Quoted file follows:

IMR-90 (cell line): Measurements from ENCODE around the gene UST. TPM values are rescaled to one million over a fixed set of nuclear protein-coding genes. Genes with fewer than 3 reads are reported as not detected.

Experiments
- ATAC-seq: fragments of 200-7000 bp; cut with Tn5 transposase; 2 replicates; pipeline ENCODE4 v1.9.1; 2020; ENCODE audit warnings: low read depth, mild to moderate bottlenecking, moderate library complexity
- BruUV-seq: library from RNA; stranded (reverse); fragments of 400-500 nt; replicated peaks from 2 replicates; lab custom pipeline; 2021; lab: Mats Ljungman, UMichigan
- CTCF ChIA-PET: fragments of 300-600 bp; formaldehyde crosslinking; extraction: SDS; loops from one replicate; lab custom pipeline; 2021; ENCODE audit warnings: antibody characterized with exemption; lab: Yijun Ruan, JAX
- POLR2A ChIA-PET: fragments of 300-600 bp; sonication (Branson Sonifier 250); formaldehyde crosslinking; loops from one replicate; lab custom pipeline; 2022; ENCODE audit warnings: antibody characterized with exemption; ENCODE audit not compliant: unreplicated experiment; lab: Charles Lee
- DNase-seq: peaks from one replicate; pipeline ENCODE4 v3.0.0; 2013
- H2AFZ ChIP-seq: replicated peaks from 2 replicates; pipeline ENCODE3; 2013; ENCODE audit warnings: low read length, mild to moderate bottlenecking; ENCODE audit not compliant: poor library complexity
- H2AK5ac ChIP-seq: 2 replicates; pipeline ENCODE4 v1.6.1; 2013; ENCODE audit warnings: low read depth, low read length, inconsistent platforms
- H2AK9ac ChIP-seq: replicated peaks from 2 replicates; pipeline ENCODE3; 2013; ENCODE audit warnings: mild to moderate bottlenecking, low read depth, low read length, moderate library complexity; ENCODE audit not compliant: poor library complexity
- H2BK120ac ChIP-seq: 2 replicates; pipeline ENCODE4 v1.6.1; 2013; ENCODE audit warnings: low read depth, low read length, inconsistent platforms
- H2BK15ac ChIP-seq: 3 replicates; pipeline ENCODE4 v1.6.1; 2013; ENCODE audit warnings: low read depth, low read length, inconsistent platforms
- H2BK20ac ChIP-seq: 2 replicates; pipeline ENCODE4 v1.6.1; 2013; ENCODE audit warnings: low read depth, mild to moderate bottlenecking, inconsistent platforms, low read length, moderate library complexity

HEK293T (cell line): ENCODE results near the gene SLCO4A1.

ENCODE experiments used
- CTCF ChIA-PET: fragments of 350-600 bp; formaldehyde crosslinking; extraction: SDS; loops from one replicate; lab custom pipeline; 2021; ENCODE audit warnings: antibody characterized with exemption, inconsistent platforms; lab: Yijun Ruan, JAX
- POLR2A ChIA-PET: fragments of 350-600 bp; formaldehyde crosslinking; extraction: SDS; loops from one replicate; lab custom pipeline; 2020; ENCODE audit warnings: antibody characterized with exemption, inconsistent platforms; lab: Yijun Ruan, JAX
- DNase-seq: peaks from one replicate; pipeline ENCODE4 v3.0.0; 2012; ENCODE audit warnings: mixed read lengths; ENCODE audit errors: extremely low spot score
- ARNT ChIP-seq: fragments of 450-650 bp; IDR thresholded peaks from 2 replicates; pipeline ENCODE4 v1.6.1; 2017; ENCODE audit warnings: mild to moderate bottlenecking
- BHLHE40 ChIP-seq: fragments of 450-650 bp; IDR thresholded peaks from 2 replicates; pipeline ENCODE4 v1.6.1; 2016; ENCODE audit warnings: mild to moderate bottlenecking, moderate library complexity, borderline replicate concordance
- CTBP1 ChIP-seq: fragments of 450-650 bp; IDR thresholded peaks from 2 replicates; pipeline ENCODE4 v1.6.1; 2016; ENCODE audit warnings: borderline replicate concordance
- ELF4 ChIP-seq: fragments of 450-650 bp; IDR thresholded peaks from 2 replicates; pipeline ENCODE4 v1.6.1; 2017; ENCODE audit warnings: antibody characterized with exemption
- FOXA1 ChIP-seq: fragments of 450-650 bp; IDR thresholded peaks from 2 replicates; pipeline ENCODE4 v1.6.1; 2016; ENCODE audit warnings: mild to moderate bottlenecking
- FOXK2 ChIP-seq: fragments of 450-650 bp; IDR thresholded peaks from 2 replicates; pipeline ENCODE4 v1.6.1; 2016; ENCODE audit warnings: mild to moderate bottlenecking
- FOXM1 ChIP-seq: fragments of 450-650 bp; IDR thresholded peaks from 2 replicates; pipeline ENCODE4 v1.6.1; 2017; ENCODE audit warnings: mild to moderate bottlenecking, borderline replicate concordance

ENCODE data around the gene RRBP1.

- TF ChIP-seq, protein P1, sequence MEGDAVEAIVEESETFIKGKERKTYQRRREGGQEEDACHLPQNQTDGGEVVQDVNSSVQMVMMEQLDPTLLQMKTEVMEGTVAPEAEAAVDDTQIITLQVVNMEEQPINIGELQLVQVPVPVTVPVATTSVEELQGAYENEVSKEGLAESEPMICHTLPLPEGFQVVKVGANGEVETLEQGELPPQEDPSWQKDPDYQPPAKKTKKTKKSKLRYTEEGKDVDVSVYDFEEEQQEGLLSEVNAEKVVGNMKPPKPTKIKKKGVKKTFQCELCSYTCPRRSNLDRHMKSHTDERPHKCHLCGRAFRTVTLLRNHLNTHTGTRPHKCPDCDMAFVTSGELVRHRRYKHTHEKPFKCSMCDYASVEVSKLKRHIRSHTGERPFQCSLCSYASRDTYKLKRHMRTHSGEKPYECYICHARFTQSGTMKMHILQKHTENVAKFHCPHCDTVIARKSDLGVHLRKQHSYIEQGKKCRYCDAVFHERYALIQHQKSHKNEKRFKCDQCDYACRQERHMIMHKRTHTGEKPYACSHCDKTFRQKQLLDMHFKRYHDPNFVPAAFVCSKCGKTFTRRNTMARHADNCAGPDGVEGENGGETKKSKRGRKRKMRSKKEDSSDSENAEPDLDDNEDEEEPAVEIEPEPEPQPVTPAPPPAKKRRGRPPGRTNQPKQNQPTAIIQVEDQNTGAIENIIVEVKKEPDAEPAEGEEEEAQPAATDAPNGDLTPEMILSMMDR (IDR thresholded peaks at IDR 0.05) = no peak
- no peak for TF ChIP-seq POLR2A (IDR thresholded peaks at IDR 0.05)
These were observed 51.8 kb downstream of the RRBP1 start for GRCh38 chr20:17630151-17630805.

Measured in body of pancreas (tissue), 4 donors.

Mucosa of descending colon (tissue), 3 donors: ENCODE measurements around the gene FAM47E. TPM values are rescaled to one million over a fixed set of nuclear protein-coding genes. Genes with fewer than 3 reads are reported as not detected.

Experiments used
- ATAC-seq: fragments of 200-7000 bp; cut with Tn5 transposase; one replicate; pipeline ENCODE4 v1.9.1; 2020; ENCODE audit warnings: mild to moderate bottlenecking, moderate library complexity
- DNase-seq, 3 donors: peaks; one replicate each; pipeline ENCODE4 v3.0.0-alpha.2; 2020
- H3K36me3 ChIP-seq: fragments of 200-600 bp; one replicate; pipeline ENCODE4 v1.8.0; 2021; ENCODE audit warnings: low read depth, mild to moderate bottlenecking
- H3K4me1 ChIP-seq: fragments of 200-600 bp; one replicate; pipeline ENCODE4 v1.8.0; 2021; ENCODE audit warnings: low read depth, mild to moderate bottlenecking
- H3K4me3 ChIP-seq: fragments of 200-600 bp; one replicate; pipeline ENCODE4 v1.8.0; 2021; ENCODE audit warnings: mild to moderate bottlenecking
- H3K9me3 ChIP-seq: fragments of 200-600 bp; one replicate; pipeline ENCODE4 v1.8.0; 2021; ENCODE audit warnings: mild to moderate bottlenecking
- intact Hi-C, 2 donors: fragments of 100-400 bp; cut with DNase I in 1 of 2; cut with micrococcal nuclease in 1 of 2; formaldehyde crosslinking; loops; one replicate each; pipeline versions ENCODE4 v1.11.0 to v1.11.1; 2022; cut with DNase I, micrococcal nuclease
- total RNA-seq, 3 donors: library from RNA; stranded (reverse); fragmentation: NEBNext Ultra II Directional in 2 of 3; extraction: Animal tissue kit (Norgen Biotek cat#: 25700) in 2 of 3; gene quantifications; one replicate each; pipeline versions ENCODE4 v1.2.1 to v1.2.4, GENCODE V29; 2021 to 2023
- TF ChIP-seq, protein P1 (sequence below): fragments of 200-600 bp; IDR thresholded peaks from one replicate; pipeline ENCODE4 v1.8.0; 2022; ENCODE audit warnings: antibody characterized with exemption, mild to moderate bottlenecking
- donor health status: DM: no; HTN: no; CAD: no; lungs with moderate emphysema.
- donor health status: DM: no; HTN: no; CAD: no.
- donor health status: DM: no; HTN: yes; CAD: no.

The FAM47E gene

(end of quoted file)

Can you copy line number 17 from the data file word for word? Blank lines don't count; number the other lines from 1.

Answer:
- POLR2A ChIA-PET: fragments of 350-600 bp; formaldehyde crosslinking; extraction: SDS; loops from one replicate; lab custom pipeline; 2020; ENCODE audit warnings: antibody characterized with exemption, inconsistent platforms; lab: Yijun Ruan, JAX